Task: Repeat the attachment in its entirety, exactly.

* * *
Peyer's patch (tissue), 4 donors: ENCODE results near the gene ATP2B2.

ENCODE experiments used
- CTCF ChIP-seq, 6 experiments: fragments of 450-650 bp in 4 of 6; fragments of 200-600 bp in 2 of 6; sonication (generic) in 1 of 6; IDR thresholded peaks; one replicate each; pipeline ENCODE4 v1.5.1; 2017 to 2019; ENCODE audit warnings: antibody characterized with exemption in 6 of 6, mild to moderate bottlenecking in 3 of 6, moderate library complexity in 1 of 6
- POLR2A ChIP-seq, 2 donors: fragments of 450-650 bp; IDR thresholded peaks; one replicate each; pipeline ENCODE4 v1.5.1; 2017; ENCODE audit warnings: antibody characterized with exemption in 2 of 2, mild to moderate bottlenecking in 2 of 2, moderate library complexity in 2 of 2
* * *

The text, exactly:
Peyer's patch (tissue), 4 donors: ENCODE results near the gene ATP2B2.

ENCODE experiments used
- CTCF ChIP-seq, 6 experiments: fragments of 450-650 bp in 4 of 6; fragments of 200-600 bp in 2 of 6; sonication (generic) in 1 of 6; IDR thresholded peaks; one replicate each; pipeline ENCODE4 v1.5.1; 2017 to 2019; ENCODE audit warnings: antibody characterized with exemption in 6 of 6, mild to moderate bottlenecking in 3 of 6, moderate library complexity in 1 of 6
- POLR2A ChIP-seq, 2 donors: fragments of 450-650 bp; IDR thresholded peaks; one replicate each; pipeline ENCODE4 v1.5.1; 2017; ENCODE audit warnings: antibody characterized with exemption in 2 of 2, mild to moderate bottlenecking in 2 of 2, moderate library complexity in 2 of 2